After the tickets were purchased we learned that there is no 8:15 train, but there was an express train at 9 am, which we were hoping would take 2.5 hours to Cairo - took a total of 3 hours, just like taking the bus. At the train station right before we went to get our tickets, we were approached by some men who wanted to take us to Cairo for a reasonable price, but Maiada was not comfortable with the situation. So we all agreed for our safety, the train is the best bet. When we spoke with AJ and Monica we learned they arranged for a tour in Cairo in the amount of 70 US dollars. We told him if he could get them to take us too, it would also mean that the price they would pay would mean less, right? Inside the first class cabin.
We found the train and boarded the first class cabin. It’s not really first class quality by Western standards, but it’s good enough. Inside the car we also found French Canadian couple who belong to our cruise. The main players (Roy, Maiada, French guy, and Najwa) were discussing logistics quite loudly, that garnered the ire of one local and he was not shy to let us know about it. He approached Maiada who I believe he heard speak Arabic and aired his complaints in Arabic, which Maiada translated for all of us as - "Keep it down, I'm trying to get some zzzz here." Me I just was too happy for this brand-new experience. I was watching the passing scenery. I couldn't keep count of the number of mosques we passed by. Mostly the scenery was rural. The restroom was another experience altogether. I’d rather have the squat toilets in Malaysia than this urine smelling awful toilet, but I’d chalked it up to experience of course.
Reaping Egyptian cotton.
When the train reached Ramses station in Cairo, Hubby spotted the Tourist Information. He asked about where to get some money exchange. The lady behind the counter was friendly and spoke good English. She told us that outside the square (Ramses Square) there is a mosque and to the left of it is a Forex foreign exchange. Needing some Egyptian pounds really badly, we went outside to find the place. Maiada and Dave went with us. Finding the mosque was easier said than done. When we went outside the train station and walked a few feet, there was a very busy main road and there was more than one mosque. The main road was fenched off so in order to cross it we had to walk a few feet to the left to cross, such a hassle. Hence, Maiada said there is mosque everywhere and we don’t know which one the tourist lady was talking about.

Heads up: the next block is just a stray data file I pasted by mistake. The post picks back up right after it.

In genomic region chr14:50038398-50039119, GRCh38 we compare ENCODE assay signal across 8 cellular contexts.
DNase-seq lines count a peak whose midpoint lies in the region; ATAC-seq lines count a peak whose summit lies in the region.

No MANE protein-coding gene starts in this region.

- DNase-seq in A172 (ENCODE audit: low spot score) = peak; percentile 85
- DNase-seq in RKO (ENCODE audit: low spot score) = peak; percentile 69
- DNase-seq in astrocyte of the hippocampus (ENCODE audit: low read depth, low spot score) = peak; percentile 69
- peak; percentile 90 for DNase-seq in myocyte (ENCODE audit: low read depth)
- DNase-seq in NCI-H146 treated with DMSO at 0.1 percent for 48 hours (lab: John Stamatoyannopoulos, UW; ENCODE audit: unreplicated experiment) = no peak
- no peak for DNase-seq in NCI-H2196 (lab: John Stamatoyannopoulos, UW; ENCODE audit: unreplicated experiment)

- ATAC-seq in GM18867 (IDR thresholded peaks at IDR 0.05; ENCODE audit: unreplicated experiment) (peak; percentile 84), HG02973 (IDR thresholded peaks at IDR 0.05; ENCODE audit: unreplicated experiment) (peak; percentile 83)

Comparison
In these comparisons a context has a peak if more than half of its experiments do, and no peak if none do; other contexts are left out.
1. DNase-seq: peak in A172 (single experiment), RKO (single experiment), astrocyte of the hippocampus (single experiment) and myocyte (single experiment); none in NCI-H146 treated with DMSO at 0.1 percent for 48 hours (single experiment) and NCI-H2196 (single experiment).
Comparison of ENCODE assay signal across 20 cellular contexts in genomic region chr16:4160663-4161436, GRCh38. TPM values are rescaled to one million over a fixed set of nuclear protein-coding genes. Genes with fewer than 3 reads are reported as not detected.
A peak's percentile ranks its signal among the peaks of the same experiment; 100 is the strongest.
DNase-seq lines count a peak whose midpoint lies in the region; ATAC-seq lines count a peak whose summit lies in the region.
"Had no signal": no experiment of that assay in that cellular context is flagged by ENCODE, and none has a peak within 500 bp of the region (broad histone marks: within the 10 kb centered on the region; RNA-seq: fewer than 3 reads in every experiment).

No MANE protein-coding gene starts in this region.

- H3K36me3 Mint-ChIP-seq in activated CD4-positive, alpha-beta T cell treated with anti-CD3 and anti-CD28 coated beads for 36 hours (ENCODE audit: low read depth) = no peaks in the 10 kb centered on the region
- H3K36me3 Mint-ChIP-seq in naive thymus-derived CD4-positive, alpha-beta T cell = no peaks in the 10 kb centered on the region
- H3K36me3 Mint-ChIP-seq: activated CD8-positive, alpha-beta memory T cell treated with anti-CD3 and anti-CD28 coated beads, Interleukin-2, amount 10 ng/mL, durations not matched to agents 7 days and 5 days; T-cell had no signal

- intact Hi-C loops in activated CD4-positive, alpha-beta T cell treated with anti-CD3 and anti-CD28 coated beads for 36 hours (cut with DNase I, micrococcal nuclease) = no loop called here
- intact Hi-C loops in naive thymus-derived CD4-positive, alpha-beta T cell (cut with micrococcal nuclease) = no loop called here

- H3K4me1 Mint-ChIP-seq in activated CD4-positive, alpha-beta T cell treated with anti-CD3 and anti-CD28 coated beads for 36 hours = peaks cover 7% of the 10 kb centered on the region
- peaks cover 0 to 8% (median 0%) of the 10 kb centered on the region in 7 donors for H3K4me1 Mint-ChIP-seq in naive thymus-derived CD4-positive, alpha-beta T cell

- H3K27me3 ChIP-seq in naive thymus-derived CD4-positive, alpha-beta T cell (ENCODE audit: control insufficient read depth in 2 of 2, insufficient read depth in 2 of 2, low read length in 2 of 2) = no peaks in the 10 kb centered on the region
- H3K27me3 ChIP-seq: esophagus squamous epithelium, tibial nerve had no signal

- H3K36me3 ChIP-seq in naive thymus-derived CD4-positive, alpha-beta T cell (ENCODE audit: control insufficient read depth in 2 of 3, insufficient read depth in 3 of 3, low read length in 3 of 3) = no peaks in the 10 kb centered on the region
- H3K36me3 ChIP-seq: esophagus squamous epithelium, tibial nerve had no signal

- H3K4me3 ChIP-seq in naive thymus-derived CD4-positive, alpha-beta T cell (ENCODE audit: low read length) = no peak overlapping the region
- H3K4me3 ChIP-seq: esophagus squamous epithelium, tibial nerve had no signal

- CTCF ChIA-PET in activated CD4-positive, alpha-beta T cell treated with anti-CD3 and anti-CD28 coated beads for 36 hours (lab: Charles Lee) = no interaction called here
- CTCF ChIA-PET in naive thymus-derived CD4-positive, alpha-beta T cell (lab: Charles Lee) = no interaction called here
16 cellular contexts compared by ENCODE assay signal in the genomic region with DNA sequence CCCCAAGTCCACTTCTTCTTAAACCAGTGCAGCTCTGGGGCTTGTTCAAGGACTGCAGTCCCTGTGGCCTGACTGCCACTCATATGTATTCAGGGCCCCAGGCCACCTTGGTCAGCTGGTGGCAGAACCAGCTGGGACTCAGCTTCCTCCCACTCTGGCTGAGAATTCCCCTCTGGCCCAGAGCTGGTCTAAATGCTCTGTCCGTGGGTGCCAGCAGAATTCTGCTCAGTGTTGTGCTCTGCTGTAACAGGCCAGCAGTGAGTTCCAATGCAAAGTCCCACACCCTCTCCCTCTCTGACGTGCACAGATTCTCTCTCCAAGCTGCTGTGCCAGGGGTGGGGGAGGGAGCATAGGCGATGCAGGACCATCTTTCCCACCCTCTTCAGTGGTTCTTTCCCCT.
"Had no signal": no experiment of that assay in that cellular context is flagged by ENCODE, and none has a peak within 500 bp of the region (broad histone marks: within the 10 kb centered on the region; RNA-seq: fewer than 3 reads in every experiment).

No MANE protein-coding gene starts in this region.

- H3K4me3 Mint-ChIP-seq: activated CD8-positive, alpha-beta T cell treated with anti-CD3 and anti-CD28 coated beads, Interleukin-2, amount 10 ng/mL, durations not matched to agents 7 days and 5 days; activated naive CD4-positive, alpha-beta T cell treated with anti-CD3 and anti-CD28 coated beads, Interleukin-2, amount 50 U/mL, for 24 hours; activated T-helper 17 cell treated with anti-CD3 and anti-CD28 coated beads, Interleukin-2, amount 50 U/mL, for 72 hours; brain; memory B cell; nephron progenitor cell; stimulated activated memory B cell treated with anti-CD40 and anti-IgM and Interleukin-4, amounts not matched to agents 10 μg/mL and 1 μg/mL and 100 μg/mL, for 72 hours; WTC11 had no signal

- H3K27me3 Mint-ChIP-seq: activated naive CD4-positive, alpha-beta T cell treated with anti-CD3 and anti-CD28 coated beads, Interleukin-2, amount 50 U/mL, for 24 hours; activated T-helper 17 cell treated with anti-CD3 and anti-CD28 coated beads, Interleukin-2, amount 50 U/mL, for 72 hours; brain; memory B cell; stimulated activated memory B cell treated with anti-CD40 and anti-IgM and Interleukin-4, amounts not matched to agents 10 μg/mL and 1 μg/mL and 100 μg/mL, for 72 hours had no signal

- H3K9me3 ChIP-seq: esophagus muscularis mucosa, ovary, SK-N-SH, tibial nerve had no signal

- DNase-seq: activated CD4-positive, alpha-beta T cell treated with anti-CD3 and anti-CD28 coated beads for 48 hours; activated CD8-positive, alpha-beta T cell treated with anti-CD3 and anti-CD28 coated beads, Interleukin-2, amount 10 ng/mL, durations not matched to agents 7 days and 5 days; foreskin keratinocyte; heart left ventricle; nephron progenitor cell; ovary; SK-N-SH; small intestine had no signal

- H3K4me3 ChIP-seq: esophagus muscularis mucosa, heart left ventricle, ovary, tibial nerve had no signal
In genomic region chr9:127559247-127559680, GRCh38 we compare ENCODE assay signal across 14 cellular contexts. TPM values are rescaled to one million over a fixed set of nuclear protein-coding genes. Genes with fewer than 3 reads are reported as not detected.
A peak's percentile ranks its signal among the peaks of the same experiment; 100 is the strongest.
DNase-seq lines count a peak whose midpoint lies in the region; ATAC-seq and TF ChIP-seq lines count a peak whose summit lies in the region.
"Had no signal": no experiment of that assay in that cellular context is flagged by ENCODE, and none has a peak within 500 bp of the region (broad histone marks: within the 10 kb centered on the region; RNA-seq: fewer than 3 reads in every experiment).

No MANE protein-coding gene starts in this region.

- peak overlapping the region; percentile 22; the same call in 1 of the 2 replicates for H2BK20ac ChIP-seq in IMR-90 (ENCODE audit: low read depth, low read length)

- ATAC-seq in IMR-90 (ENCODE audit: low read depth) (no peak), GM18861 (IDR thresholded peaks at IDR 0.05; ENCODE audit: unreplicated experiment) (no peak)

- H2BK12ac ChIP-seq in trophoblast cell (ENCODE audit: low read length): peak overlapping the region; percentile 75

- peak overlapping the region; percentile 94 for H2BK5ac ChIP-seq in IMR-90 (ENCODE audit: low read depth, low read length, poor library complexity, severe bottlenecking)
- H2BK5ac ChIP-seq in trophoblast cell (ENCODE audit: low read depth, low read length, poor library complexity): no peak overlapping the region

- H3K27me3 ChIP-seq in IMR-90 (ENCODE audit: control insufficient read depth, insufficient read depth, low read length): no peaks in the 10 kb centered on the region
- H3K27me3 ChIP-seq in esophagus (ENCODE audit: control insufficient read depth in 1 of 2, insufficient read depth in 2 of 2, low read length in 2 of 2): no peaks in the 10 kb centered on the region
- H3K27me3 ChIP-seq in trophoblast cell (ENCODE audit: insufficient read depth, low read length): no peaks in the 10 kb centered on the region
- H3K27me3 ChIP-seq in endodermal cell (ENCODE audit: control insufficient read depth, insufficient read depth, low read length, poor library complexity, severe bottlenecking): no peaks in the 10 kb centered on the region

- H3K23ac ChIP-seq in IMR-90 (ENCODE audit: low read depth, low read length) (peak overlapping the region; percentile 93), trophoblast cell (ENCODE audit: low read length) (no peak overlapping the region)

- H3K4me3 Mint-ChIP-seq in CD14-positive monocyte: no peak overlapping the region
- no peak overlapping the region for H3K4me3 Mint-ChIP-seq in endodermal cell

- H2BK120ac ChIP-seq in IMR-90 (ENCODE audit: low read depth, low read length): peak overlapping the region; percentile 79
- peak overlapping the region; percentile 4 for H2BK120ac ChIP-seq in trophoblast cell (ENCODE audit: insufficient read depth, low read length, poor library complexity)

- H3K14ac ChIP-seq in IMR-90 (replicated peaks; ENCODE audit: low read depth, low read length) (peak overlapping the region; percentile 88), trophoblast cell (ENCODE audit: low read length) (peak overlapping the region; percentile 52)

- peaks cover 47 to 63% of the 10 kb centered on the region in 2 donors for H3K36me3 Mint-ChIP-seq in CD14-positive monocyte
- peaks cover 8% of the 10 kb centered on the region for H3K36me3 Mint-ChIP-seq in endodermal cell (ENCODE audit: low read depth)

Inside the station there were ATM machines, about 4 of them I think. We tried to get some dollars, but our card was not accepted. Frustrated at not being able to withdraw some money, we kept trying on different machines, but all were failures. I really got worried because we did not have enough cash to go around. This got me down and ruined my day quite a bit. I was thinking of doing some serious shopping in Cairo when we go to the flea market. But well, I was going to roll with it. (We notified our banks that we would be going to Europe around the Mediterranean area from date a to date b and will be using the card. They wanted us to specify that at date so and so we would be at this particular city. That was the cause of the confusion with our bank/credit cards - sigh!)
When the negotiations for the amount of money needed to take the tour was completed with the people that AJ and Monica signed up with, we were ushered in a minivan for 7 people at the most and there were 12 of us. We had to make do with the cramped seating until after we got to the Museum of Antiquities, where the driver will fetch a bigger transportation for us while we visit the museum. Anyway, the amount agreed for the tour was 275 Egyptian Lira, which equals to 55 US dollars. Not really bad considering the amount quoted by NCL official tour was three times the amount.
Arriving at Ramses station in Cairo - busy station - while others were trying to negotiate with pricing for the tour, I was shooting.
This Egypt series is part of the Mediterranean cruise we took last November. I know I am way behind in posting.